Emma Kinane’s taut new play explores how physical and emotional trauma can seep down through the generations.
The playwright carefully grafts themes of patriarchy, race, class, gender and identity on to a family drama with chilling effect.
An 11-year-old boy, Harry (Paul Waggott), has run away and a young Maori social worker, Anahera (Acushla-Tara Kupe), has been sent to support his seemingly successful, affluent parents, Liz (Caroline Faber) and Peter (Rupert Wickham). But she senses all is not well behind the family’s veneer of respectability and sets about interrogating the strange dynamic.
The smartly plotted tale stretches out along two timelines – from 10 years in the past and 10 years into the future. It keeps the reveals coming and perspectives shifting, while delivering gut-wrenching emotional blows.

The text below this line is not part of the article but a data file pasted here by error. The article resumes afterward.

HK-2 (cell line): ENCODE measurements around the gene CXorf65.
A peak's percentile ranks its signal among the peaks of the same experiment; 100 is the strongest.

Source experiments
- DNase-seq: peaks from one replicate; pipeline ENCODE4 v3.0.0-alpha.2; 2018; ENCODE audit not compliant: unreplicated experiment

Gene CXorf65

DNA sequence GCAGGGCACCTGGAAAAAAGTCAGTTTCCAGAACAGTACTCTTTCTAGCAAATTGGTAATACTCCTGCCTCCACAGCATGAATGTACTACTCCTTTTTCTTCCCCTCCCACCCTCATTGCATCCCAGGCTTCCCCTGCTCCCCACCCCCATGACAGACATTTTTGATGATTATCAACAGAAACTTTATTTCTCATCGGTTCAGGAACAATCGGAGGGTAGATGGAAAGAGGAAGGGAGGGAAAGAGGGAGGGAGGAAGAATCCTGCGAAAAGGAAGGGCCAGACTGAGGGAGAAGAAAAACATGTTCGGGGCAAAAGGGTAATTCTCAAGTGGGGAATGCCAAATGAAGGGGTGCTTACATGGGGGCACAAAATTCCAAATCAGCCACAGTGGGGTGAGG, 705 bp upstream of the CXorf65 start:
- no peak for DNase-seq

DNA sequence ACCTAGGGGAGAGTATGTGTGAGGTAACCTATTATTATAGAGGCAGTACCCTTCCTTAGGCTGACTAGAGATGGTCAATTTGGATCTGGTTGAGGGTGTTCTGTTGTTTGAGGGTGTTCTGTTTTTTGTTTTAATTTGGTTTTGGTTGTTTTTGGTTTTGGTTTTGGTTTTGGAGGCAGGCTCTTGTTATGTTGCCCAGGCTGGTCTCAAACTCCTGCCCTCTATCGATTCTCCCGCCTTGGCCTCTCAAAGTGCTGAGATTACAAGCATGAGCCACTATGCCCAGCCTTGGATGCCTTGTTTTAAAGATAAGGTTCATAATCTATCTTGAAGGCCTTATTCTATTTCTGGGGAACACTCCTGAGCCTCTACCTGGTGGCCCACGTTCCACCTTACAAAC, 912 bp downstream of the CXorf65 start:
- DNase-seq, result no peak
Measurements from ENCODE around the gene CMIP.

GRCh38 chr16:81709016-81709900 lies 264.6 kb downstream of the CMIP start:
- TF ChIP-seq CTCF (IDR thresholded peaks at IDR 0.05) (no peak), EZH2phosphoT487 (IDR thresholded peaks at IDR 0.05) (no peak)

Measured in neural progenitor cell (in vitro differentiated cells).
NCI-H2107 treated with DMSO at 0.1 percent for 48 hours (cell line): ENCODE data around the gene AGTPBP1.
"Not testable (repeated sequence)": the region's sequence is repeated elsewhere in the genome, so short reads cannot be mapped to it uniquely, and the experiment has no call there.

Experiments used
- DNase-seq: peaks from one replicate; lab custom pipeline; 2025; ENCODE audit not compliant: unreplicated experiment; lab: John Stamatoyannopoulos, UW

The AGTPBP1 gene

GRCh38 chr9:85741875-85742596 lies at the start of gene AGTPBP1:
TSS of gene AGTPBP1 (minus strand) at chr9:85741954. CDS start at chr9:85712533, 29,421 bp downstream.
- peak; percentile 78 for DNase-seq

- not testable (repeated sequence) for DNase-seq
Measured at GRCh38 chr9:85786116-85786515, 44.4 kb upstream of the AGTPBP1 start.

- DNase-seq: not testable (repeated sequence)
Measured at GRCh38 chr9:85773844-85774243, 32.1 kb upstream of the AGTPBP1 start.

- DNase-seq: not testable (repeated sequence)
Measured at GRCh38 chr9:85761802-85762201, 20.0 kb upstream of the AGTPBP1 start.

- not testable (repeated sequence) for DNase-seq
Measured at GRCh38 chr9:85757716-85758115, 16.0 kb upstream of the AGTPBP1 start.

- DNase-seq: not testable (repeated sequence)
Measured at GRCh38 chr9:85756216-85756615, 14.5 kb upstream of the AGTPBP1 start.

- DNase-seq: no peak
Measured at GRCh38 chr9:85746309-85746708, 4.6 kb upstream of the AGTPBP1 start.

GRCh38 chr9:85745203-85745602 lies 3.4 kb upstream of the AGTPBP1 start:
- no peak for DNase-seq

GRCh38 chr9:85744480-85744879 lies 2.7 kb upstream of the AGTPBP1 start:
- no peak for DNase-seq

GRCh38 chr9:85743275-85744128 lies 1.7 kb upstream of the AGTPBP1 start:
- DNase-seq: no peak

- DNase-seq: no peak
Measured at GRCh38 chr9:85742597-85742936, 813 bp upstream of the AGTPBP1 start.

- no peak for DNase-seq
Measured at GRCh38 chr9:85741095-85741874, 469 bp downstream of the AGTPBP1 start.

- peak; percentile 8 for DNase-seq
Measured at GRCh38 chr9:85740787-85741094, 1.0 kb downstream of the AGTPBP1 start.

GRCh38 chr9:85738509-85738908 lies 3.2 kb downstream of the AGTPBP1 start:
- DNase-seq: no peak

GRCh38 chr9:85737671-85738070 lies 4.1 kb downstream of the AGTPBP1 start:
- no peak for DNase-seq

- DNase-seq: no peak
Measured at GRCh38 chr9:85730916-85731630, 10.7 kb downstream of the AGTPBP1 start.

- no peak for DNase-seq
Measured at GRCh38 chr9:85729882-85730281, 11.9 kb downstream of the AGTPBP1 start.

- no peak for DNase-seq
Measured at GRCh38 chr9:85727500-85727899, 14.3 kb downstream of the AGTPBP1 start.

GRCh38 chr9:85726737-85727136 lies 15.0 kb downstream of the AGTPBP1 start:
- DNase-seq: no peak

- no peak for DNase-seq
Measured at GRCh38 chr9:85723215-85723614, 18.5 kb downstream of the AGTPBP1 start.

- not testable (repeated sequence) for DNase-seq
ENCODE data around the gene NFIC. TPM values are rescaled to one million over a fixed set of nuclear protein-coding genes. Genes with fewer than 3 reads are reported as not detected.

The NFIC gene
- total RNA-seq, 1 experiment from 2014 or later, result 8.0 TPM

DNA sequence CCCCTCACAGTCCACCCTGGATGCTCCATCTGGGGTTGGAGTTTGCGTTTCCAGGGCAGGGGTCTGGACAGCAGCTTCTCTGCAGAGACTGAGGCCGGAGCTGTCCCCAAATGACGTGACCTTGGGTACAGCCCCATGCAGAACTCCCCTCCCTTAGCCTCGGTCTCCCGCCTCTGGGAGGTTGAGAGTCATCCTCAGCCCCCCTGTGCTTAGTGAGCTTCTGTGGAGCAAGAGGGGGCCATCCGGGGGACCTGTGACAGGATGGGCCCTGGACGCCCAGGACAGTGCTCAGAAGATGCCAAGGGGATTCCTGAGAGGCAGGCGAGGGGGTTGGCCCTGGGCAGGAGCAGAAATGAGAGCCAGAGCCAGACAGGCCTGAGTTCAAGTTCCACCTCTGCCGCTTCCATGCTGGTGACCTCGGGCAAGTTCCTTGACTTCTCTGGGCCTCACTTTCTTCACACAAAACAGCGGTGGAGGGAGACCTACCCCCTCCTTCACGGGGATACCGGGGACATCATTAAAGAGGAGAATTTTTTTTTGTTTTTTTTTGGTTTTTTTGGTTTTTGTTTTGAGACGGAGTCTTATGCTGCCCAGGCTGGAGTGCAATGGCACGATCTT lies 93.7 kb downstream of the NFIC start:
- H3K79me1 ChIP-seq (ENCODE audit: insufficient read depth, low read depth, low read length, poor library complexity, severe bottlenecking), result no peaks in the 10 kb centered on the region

The cast navigates these choppy waters with ease, slipping effortlessly back and forth between moments of emotional fracture and impermeable authority. Kupe is believable and vulnerable as Anahera, while Faber is often disturbingly disconnected as mum Liz.
Alice Kornitzer’s production sometimes struggles in the Finborough’s small space. Her direction successfully delivers sucker-punches, but some fussy choices allow the tension to seep away. Emily Bestow’s sleek set perfectly captures the interior design choices of a generically successful power couple, while Gregory Jordan’s lighting cleverly cues timeframes, throwing bright light on the future and drowning the past in a fug of murky green.
Overall, Anahera is a beautifully crafted and powerful play that serves up its troubling themes with even-handedness and painful clarity.